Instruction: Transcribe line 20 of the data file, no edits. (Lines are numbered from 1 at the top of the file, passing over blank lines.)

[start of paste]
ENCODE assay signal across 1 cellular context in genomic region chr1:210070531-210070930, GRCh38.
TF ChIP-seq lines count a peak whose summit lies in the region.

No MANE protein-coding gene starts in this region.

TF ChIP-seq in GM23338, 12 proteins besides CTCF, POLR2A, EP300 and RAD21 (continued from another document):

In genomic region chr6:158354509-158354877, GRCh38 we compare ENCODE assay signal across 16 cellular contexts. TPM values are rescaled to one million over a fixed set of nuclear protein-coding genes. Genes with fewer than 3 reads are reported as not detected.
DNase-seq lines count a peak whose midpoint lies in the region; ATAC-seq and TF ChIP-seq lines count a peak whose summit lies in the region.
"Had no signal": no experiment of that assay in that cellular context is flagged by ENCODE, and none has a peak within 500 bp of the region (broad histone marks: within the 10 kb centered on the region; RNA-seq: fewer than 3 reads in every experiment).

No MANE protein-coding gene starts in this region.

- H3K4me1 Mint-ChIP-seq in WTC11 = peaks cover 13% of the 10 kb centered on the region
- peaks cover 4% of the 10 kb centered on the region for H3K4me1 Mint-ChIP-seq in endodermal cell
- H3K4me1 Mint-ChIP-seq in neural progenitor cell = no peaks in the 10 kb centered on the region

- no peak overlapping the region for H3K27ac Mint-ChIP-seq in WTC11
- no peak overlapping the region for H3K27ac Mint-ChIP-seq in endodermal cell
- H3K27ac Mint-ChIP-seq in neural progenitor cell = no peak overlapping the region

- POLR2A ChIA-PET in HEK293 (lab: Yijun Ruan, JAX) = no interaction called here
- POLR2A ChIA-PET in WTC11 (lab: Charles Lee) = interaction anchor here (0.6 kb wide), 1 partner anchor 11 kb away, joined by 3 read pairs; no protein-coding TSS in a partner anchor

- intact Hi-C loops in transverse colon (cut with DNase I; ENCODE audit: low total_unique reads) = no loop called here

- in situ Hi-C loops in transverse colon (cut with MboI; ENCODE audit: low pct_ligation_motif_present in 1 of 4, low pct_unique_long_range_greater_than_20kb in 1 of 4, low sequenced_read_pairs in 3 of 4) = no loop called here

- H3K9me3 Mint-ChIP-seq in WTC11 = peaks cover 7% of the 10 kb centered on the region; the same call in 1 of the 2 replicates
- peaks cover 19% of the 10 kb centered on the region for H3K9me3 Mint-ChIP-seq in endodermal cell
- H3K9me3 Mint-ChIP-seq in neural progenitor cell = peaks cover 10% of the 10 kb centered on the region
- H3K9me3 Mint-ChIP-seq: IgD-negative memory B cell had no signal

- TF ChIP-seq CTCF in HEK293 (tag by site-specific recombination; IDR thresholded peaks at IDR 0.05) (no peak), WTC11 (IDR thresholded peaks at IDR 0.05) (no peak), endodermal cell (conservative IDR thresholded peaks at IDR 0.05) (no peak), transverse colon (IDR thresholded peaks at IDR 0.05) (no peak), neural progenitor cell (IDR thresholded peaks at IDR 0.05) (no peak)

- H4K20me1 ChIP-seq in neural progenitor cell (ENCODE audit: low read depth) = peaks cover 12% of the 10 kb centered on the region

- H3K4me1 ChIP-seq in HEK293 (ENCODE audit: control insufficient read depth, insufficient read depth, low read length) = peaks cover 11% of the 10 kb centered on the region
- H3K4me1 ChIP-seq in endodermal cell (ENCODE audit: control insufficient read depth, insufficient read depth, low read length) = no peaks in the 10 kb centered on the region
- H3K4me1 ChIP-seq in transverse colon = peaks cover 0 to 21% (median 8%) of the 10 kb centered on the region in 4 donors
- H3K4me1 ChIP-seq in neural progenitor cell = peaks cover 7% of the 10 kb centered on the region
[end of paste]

- peaks cover 19% of the 10 kb centered on the region for H3K9me3 Mint-ChIP-seq in endodermal cell